Renowned broadcaster and former ITN anchorman John Suchet is in Dundee this weekend as part of Dundee University’s 50th anniversary celebrations. Michael Alexander spoke to him.
Speaking to John Suchet is like stepping back in time.
The familiar tones transport you back to the 1990s when he anchored ITN’s News at Ten and to the decades before that when he travelled the world reporting on seismic global events such as the Iranian revolution and the Soviet invasion of Afghanistan.
Yet once upon a time, those very same tones, which reported from the heart of some of the most dangerous places on Earth, might have got young John into trouble if he’d dared wander down to the old waterfront alone.
In the 1960s, the now 72-year-old spent four years studying at Queen’s College Dundee (now Dundee University).
And in an interview with The Courier ahead of an event he is taking part in at the university this weekend, he revealed that his student friends wouldn’t let him go down to the old waterfront by himself in case his English accent got him beaten up.
“Let’s be frank about it – Dundee was not the most salubrious city in Scotland back in those days,” he laughs.
“I had two very close friends I made in my first year at university. They were from near Edinburgh.
“They were apologising to me. ‘Don’t think Scotland is like Dundee’, they would say. ‘It’s a bit of a rough city!’
“They wouldn’t let me go down to the waterfront on my own because of my English accent.
“Yet when we return to Dundee this time we are staying in the Apex hotel built on reclaimed land that was water in our day. The area they wouldn’t let me go to is where we are now staying in a luxury hotel. How times have changed!”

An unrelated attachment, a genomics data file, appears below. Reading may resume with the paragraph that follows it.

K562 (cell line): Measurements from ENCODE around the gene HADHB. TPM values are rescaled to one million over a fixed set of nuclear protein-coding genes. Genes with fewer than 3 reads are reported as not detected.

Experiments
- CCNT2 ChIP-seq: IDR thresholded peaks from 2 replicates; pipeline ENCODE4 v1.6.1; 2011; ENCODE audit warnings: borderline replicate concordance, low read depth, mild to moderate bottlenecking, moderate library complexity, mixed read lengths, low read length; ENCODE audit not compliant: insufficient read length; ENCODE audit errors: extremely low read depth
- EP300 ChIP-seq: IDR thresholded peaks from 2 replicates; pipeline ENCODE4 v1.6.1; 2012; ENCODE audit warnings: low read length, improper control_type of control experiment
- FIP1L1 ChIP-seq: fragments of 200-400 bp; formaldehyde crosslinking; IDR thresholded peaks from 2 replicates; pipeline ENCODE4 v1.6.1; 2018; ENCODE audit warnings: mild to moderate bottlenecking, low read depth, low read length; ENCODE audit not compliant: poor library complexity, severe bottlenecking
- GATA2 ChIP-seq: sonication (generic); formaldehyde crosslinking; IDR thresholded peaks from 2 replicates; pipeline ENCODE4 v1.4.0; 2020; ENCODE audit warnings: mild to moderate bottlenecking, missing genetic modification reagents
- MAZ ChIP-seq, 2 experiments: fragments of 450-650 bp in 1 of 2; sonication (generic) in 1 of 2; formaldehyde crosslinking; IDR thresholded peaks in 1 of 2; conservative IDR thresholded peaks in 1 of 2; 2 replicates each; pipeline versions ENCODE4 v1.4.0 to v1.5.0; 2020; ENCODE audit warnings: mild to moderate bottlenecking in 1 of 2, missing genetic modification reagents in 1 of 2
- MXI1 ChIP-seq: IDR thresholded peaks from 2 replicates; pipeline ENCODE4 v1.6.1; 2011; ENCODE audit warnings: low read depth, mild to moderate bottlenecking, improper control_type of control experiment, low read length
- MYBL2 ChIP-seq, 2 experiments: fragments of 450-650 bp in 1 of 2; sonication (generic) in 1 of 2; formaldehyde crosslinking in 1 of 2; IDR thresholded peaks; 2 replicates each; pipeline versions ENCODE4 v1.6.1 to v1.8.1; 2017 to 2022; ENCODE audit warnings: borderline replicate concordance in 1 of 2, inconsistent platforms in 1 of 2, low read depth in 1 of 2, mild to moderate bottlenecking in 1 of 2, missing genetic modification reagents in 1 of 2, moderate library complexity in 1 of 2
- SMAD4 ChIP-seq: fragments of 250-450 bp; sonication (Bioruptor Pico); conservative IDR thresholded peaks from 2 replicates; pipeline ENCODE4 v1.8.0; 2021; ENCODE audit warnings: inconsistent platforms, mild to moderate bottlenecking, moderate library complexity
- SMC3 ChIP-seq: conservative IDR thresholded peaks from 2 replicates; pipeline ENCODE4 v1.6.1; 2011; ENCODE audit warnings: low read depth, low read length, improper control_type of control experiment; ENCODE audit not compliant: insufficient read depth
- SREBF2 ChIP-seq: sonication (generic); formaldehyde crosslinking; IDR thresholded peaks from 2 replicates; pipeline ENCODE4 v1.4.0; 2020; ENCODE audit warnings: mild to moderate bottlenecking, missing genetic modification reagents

On Saturday, John will be warmly welcomed for the Dundee University Drever Commemoration Lecture, named after Dundee University’s first principal James Drever who was a massive advocate for political discourse, encouraging students to strike and make stands against funding cuts.
John will take to the stage alongside fellow Dundee graduates – former Nato general secretary Lord George Robertson and former British ambassador Sir William Patey – to discuss how they went on to make an impact in politics and will discuss how their time in Dundee helped shape their careers.
John hopes it’ll give him an opportunity to talk about how Dundee has changed and what he went on to do afterwards.
“We were technically the last graduates of St Andrews,” says John, who graduated with honours in philosophy and political science shortly before Queen’s College Dundee secured independence from St Andrews University to become Dundee University in 1967.
“But every single lecture I attended for four years was in Dundee.
“I lived in Dundee for four years. So I regard myself as a University of Dundee man rather than St Andrews!”
A member of the baby boomer generation who found it difficult to get into their universities of choice, John admits his A-level grades at school were “not great”.
Born and bred in London, the brother of Poirot actor David Suchet, also admits than we he secured a place in Dundee as his “third or fourth choice”, he knew “absolutely nothing” about the city let alone where it was.
Yet he was “so excited” and quickly fell in love with the city after his mum brought him up on the overnight train for his first term in 1963.